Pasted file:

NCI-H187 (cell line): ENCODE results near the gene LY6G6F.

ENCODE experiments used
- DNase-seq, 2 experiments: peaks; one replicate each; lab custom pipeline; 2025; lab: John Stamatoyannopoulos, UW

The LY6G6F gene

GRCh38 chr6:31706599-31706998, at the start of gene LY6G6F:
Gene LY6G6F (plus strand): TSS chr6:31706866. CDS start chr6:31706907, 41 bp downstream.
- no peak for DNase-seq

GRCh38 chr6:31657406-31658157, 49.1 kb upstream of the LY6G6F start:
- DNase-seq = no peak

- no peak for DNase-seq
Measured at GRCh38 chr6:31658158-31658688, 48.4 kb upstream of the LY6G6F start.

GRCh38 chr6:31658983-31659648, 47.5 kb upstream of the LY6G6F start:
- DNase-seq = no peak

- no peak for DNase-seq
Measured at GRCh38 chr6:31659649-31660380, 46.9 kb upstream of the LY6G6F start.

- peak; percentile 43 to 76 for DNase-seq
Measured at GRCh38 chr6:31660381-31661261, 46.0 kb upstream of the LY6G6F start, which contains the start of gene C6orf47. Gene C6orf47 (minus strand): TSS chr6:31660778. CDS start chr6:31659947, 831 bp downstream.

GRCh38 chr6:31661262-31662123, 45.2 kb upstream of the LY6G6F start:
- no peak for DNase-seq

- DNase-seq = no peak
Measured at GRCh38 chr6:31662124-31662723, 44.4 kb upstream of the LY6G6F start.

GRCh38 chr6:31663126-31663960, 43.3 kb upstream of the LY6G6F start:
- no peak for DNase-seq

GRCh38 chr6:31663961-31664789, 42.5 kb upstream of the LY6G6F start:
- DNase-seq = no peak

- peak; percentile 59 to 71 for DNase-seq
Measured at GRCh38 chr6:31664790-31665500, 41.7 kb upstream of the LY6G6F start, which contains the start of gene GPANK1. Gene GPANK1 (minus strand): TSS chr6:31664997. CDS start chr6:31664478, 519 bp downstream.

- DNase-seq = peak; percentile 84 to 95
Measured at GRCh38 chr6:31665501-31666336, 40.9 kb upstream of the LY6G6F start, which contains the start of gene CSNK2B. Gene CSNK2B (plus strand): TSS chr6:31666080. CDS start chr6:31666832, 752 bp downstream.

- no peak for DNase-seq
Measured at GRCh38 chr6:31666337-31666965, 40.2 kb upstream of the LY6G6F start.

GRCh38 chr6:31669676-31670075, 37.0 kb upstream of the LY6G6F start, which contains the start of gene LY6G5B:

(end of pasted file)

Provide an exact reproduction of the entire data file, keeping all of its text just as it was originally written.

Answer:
NCI-H187 (cell line): ENCODE results near the gene LY6G6F.

ENCODE experiments used
- DNase-seq, 2 experiments: peaks; one replicate each; lab custom pipeline; 2025; lab: John Stamatoyannopoulos, UW

The LY6G6F gene

GRCh38 chr6:31706599-31706998, at the start of gene LY6G6F:
Gene LY6G6F (plus strand): TSS chr6:31706866. CDS start chr6:31706907, 41 bp downstream.
- no peak for DNase-seq

GRCh38 chr6:31657406-31658157, 49.1 kb upstream of the LY6G6F start:
- DNase-seq = no peak

- no peak for DNase-seq
Measured at GRCh38 chr6:31658158-31658688, 48.4 kb upstream of the LY6G6F start.

GRCh38 chr6:31658983-31659648, 47.5 kb upstream of the LY6G6F start:
- DNase-seq = no peak

- no peak for DNase-seq
Measured at GRCh38 chr6:31659649-31660380, 46.9 kb upstream of the LY6G6F start.

- peak; percentile 43 to 76 for DNase-seq
Measured at GRCh38 chr6:31660381-31661261, 46.0 kb upstream of the LY6G6F start, which contains the start of gene C6orf47. Gene C6orf47 (minus strand): TSS chr6:31660778. CDS start chr6:31659947, 831 bp downstream.

GRCh38 chr6:31661262-31662123, 45.2 kb upstream of the LY6G6F start:
- no peak for DNase-seq

- DNase-seq = no peak
Measured at GRCh38 chr6:31662124-31662723, 44.4 kb upstream of the LY6G6F start.

GRCh38 chr6:31663126-31663960, 43.3 kb upstream of the LY6G6F start:
- no peak for DNase-seq

GRCh38 chr6:31663961-31664789, 42.5 kb upstream of the LY6G6F start:
- DNase-seq = no peak

- peak; percentile 59 to 71 for DNase-seq
Measured at GRCh38 chr6:31664790-31665500, 41.7 kb upstream of the LY6G6F start, which contains the start of gene GPANK1. Gene GPANK1 (minus strand): TSS chr6:31664997. CDS start chr6:31664478, 519 bp downstream.

- DNase-seq = peak; percentile 84 to 95
Measured at GRCh38 chr6:31665501-31666336, 40.9 kb upstream of the LY6G6F start, which contains the start of gene CSNK2B. Gene CSNK2B (plus strand): TSS chr6:31666080. CDS start chr6:31666832, 752 bp downstream.

- no peak for DNase-seq
Measured at GRCh38 chr6:31666337-31666965, 40.2 kb upstream of the LY6G6F start.

GRCh38 chr6:31669676-31670075, 37.0 kb upstream of the LY6G6F start, which contains the start of gene LY6G5B: